Cargill Says Grain Rally Means No Food Shortage
“While there is a lot of gnashing of teeth and wringing of hands around price, the positive is that it is a signal to the world’s suppliers to intensify the way they produce our food next year,” Page, 61, said in an interview at Bloomberg headquarters in New York yesterday. “Price can be a good thing if the goal is to produce enough calories and enough protein to feed everyone.''
Global food production this year measured by calories likely will be 2 percent less than what was expected at the start of 2012, Page said. Lower forecasts for corn output in the U.S., the biggest grower and exporter, pushed futures to a record $8.49 a bushel on Aug. 10 in Chicago. The most immediate farmer response to the U.S. drought may be with expanded harvests in South America, particularly Brazil, Page said.
Prices are above the cost of production, which creates an incentive to plant more, Page said. Currently, corn futures for delivery in December 2013 are trading more than a $1 lower than the $7.40-a-bushel cost of grain to be delivered this December.
“We can grow a lot of food at these prices,” Page said.
Cargill, the largest closely held U.S. company, dominates the U.S. grain market along with Archer Daniels Midland Co. and Bunge Ltd. (BG) The Minneapolis-based company was founded in 1865 and employs about 140,000 people around the world to produce and trade food and other commodities.
Corn and soybeans have rallied to records since mid-June as damage from the hot, dry U.S. summer became evident. After initially forecasting a record corn crop, the U.S. Department of Agriculture cut its estimates three months in a row. Its most recent prediction is 10.7 billion bushels this season, the smallest in six years.
The effects from higher food prices are being felt from Mumbai to Mexico City. U.S. hog farmers are slaughtering animals at the fastest pace since 2009 as a surge in feed costs spurs the biggest losses in 14 years.
In times such as these, governments start asking whether self-sufficiency will lead to food security, Page said.
“The definition of food security needs to be couched in the aggregate and everybody needs to do what they do best and trade with each other,” Page said. “It’s not always an easy message to carry.”
Page joined Cargill in 1974 and has worked at the company’s operations in Thailand and Kansas as well as its financial markets group in Minneapolis. A graduate of the University of North Dakota, he became chairman and CEO in 2007.
Some of what he’s advocating can already be seen in the corn market, where some countries are stepping in and increasing exports as estimates for the U.S. crop shrink. “Modest” amounts of corn are now coming into the U.S. from Brazil while sorghum is arriving from Argentina, Page said.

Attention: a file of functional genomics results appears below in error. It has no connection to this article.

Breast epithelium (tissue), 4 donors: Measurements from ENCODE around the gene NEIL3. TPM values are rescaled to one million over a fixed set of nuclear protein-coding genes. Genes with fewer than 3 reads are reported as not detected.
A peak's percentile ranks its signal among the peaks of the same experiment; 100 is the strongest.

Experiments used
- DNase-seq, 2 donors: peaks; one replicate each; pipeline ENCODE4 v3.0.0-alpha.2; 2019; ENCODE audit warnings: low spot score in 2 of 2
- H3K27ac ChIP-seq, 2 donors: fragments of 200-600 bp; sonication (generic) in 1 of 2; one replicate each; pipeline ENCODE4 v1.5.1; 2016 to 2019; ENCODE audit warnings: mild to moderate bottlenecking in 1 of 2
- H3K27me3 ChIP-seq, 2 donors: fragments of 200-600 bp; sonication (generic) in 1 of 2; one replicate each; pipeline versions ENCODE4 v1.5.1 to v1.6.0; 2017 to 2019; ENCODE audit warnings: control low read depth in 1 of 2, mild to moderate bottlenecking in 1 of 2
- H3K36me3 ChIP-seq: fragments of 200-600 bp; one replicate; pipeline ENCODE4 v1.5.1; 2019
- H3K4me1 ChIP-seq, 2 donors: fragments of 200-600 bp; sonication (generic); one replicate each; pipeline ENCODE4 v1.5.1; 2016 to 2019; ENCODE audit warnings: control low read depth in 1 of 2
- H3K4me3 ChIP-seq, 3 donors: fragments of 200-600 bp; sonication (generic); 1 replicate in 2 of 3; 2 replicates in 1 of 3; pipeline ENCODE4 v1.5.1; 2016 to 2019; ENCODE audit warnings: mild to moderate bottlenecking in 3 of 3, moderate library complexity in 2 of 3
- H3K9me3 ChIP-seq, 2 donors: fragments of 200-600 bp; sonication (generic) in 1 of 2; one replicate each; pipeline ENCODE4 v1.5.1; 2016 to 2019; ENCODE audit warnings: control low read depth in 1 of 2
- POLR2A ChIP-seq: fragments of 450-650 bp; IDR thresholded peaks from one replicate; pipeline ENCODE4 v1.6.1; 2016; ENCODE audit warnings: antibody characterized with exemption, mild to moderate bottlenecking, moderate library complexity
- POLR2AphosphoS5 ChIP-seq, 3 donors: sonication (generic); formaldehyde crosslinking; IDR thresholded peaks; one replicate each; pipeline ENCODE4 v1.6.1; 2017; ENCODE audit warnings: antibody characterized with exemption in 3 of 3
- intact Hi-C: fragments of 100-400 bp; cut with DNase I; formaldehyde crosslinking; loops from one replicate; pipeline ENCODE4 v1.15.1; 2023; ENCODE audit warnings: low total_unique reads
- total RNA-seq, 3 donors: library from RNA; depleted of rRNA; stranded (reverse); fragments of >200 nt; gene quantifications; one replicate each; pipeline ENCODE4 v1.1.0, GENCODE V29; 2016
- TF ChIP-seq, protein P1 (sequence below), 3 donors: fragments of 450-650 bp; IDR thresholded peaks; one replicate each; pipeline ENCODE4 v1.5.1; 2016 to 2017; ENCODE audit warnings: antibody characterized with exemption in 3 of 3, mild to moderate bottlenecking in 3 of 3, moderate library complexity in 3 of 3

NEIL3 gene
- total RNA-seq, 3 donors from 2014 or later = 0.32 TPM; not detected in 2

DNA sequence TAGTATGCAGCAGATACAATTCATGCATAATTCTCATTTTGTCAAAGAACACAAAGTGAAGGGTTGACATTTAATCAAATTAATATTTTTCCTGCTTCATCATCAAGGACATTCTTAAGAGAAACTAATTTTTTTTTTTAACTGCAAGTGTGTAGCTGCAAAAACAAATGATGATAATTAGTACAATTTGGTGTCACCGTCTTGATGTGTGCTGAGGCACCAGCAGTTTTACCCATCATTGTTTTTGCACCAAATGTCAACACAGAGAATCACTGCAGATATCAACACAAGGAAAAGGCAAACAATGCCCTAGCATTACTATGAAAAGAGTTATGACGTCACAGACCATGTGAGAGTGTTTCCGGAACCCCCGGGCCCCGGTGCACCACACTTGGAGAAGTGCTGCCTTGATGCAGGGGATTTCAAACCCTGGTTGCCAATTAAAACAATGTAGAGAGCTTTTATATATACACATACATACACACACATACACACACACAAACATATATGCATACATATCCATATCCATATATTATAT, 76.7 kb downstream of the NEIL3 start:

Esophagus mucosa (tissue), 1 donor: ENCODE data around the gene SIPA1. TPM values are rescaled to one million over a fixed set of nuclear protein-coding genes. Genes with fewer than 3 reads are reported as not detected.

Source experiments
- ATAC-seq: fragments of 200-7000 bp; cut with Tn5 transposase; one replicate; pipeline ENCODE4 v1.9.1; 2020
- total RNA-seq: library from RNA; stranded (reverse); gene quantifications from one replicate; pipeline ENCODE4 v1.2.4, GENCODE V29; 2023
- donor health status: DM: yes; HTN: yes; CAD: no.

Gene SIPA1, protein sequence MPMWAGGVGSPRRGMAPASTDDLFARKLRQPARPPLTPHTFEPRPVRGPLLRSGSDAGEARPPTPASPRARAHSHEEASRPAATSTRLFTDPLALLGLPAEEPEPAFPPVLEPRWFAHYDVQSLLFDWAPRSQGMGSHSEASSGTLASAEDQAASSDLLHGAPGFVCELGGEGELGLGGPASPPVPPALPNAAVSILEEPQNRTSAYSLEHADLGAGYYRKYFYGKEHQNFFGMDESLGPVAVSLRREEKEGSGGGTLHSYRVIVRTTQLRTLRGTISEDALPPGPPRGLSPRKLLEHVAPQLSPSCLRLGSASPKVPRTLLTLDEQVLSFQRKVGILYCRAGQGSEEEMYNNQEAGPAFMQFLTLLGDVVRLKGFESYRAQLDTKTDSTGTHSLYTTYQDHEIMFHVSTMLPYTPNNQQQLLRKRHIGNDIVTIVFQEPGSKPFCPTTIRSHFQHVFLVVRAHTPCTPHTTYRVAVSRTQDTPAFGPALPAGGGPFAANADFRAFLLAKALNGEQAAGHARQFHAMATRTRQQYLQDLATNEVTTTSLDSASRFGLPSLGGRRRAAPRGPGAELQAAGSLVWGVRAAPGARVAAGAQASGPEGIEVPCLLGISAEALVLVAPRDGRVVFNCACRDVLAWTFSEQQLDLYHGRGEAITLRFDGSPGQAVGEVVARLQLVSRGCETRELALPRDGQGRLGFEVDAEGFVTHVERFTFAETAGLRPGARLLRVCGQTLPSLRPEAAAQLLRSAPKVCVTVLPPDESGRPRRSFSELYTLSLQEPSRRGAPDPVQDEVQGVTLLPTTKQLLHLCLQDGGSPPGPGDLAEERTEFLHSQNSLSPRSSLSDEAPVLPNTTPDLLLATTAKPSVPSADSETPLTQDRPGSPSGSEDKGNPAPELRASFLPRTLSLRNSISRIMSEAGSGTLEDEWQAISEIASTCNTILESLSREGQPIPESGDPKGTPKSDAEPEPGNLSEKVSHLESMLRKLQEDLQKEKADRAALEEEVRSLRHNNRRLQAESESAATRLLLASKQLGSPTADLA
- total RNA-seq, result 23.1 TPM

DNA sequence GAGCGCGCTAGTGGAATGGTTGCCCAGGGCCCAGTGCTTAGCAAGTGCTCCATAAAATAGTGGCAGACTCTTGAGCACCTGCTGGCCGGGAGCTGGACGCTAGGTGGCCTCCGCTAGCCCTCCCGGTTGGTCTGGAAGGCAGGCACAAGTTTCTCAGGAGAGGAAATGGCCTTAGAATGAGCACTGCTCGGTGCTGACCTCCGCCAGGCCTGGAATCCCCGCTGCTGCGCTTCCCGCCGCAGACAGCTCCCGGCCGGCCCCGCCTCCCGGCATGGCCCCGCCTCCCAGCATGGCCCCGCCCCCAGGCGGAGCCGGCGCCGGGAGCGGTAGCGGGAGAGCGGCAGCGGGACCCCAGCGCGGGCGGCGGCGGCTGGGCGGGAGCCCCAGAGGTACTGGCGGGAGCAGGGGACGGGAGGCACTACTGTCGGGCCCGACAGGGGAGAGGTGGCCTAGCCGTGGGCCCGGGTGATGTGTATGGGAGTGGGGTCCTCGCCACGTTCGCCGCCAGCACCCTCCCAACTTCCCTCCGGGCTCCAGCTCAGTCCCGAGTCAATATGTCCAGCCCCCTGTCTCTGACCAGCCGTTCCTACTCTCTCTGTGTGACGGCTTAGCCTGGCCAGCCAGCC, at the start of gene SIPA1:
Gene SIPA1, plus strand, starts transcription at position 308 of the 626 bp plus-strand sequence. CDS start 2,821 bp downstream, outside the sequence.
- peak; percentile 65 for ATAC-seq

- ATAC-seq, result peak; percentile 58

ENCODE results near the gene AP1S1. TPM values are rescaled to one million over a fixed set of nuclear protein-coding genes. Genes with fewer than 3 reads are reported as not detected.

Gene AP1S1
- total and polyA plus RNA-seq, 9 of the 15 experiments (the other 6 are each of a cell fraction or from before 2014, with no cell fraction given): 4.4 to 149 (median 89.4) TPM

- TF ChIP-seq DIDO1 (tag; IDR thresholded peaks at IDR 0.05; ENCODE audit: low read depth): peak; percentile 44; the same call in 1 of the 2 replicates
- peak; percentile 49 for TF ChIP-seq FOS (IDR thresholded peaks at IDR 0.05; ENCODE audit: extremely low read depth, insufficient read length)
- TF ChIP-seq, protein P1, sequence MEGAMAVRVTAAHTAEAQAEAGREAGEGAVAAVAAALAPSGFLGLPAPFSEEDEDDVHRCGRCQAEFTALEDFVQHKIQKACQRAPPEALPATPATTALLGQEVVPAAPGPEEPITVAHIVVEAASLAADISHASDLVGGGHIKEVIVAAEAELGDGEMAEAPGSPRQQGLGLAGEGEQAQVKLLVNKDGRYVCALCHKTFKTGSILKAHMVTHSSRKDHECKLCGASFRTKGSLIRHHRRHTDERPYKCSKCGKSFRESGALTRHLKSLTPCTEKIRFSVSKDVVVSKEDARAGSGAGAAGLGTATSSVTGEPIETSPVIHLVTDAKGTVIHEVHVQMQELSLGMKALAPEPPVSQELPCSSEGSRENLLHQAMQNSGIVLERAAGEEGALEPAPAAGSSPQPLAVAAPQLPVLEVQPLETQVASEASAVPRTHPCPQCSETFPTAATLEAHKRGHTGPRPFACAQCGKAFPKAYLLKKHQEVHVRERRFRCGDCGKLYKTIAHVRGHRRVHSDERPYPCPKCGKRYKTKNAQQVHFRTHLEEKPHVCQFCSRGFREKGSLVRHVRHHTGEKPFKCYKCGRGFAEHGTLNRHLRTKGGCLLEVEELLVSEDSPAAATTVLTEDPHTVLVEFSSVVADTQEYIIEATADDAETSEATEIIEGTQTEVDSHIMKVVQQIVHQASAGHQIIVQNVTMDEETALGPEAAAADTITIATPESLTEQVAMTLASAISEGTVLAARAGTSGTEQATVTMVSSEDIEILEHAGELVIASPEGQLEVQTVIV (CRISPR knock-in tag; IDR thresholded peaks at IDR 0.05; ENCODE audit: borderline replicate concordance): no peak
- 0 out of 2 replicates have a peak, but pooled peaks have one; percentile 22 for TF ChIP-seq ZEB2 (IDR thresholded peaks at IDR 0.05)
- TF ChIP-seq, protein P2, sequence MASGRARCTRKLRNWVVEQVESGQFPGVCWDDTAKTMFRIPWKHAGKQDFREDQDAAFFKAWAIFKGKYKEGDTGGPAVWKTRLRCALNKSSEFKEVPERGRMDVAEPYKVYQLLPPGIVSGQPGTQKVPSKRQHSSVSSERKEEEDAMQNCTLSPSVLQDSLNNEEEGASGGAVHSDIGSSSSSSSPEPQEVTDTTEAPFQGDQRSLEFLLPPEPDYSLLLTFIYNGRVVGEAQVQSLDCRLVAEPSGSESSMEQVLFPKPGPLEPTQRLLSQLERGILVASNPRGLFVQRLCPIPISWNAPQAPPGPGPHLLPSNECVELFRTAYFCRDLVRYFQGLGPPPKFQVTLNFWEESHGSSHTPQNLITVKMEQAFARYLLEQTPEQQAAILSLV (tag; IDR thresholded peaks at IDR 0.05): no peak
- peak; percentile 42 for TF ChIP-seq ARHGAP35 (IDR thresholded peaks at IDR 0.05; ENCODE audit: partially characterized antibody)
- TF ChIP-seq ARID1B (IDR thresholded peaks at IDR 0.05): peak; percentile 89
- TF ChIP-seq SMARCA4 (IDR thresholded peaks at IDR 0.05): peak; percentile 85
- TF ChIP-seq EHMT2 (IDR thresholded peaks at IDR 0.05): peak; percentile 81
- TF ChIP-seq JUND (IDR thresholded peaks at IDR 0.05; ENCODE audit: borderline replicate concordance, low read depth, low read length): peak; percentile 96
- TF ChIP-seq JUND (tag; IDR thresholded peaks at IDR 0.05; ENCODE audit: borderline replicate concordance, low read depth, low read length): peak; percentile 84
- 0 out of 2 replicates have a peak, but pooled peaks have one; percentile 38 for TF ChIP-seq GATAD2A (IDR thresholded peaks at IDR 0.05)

Brazil, the third-largest producer of corn, boosted exports to a record 2.76 million tons in August from 1.52 million tons a year earlier, government data show. Its corn harvest may climb 29 percent this year, the United Nations Food and Agriculture Organization said Sept. 19.
The country is also set to surpass the U.S. as the biggest soybean grower. Its soybean crop may be 23 percent bigger than last season, Hamburg-based researcher Oil World said last week.
Africa is another region that can step in with higher food production in the years ahead, according to the Cargill CEO. He cited the example of Zambia, where “remarkable” productivity gains have taken place in less than a decade because farmers have benefited from higher prices and economic growth driven by the country’s copper mines.
Cargill’s profit from continuing operations fell 56 percent in the year through May 31, a decline blamed by the company on its trading and narrower margins in soybean and beef processing. Reporting the earnings in August, Page said Cargill’s performance didn’t match its expectations.
It had “the worst May in the history of Cargill,” partly because it was caught out by the drop in corn that month that preceded its rally to a record, Page said yesterday. Corn futures slumped in May after U.S. farmers planted the most acres since 1937 and Europe’s sovereign debt crisis intensified.
“The risk-off trade just swamped every other piece of analytic we had done,” he said.
While speculative investors can be blamed for that kind of short-term price volatility, their impact over three to five years is minimal, Page said.
“There are a lot of politicians who say speculators unduly influence the price of food,’” he said. “I don’t subscribe to that.”
To contact the editor responsible for this story: Simon Casey at firstname.lastname@example.org
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